The speed of the action has never been more pronounced as this, with Ranger barrelling through stages at breakneck speeds that can only be appreciated with a frame rate that was originally lacking on older PC’s and the gunplay feels just as tight as it ever did. Despite the ludicrous speed, this is all balanced with the more considered approach that a player requires in a bid to succeed as the game is more tactical than the likes of Doom, with more encounters requiring a strategic approach to deal with rooms full of the shambling creatures that want nothing more than your head on a stick. Of course, when you become a deft hand at dispatching these creatures, you can then dial up the pace and focus instead on clearing areas in record breaking time, such as seen in the famous Quake Done Quick videos of decades past.
Also brought back is the atmosphere of the original, thanks in no small part to the long absent inclusion of the soundtrack by Trent Reznor of Nine Inch Nails fame. This audio has been missing for years thanks to the advent of license rights and the lack of support for digital rereleases. The console versions for the Sega Saturn and N64 also omitted this entirely, so it is great to finally hear the tunes again. Less musically inclined, this soundtrack leans heavily on the ambient with industrial growls, foreboding synths, and the unmistakeable grunts of Reznor permeating through the audio with menace. It’s like listening to one of the Ghost records but as if it were composed during NIN’s Downward Spiral era.
Let’s not forget everything else that contributes to the look of Quake. While the game has clearly aged in the past twenty-five years, there is an undeniable charm to it all. The gothic look of the world still holds the menace that it did back in 96, albeit in slightly different ways than nostalgia will remind. Unfortunately, beyond the rose-tinted goggles, the game still features a muddy brown colour format and certain areas become a pain to traverse as they are shrouded in pitch black darkness. However, if you can look past this then you will do fine with Quake.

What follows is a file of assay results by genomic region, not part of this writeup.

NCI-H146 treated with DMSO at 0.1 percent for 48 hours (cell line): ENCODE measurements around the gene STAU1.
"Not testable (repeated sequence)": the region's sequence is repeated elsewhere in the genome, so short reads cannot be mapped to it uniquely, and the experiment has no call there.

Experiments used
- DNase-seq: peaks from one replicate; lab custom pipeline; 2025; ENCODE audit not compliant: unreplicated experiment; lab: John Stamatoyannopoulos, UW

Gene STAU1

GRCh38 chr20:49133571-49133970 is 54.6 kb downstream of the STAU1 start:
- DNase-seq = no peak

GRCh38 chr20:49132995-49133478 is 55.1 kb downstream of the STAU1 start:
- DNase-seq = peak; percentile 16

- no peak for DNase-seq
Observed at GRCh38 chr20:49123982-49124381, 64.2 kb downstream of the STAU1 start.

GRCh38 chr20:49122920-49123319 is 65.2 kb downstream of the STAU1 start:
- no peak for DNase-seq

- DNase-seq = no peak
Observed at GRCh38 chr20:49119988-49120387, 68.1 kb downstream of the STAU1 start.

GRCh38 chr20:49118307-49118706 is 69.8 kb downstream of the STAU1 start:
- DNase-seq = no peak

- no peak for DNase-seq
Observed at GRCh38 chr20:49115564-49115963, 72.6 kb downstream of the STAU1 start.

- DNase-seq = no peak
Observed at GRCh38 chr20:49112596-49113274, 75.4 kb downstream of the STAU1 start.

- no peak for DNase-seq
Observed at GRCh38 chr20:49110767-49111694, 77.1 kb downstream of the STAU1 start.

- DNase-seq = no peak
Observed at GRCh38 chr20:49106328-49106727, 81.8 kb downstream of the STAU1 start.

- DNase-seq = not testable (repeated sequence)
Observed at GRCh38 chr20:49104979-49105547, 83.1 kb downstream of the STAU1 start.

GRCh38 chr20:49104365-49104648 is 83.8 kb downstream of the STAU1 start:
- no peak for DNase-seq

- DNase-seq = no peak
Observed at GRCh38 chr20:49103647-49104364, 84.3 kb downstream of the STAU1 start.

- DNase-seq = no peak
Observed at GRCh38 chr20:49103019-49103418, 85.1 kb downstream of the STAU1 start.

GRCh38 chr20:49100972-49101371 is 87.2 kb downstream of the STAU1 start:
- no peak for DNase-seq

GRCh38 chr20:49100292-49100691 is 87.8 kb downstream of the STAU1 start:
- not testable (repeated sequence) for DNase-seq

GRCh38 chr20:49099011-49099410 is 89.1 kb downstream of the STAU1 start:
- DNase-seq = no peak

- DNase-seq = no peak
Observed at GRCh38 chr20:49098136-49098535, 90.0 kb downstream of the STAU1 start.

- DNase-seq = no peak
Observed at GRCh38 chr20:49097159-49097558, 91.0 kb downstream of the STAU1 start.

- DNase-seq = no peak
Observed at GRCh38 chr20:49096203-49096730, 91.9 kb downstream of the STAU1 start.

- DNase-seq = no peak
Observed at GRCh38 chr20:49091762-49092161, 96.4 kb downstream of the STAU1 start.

Any misgivings about the age of the visuals can be put aside when you have that controller in hand, and you are playing the game for yourself. Picking up the nailgun (in-game you psycho) and shredding either a Shambler, Vore or another player in the multiplayer is sure to raise a smile as it feels as great as ever. This is the part of the game that hasn’t aged a day with action that feels fast, brutal, and oh-so moreish. While it lacks the realism of two weapon systems and slower, ambling pace, with ranks. It is indicative of a time when shooters were simpler and to the point. Games that were designed primarily about the immediacy of the action and the aim of the player, rather than time spent earning perks to overcome weaknesses. If anything from this era is worth preserving, then it is that as this type of game just doesn’t get made anymore. This is further encouraged by the excellent addition of cross platform play, meaning that there should always be a solid enough community available, whether you are venturing through the game in co-op or fragging eachother in deathmatch.
Quake was such an achievement back in the day, that it deserved more recognition than it got. It didn’t perform nearly as well as Doom did, even if it did garner success and a legion of devoted fans and developers which would cite its influence over the years. However, with this remaster we can hope that it garners the respect and love that Quake truly deserves, with further hope that newer gamers will pick this up and enjoy it just as much as us oldies did back when 3D gaming was something to look forward to. In making this remaster, Nightdive has made the strongest argument in Quake’s case, providing the most definitive version we could have hoped for (and more), it is now just up to you to jump in and give it a go.
+ The most customisable feature set i have ever seen in a remaster on console
+ Super fluid in motion, with some of the best classic gunplay going
+ Cross-play cooperative or online multiplayer which should keep the community going for years to come
- Too dark in some places, especially on an OLED TV
- They just don’t make them like this anymore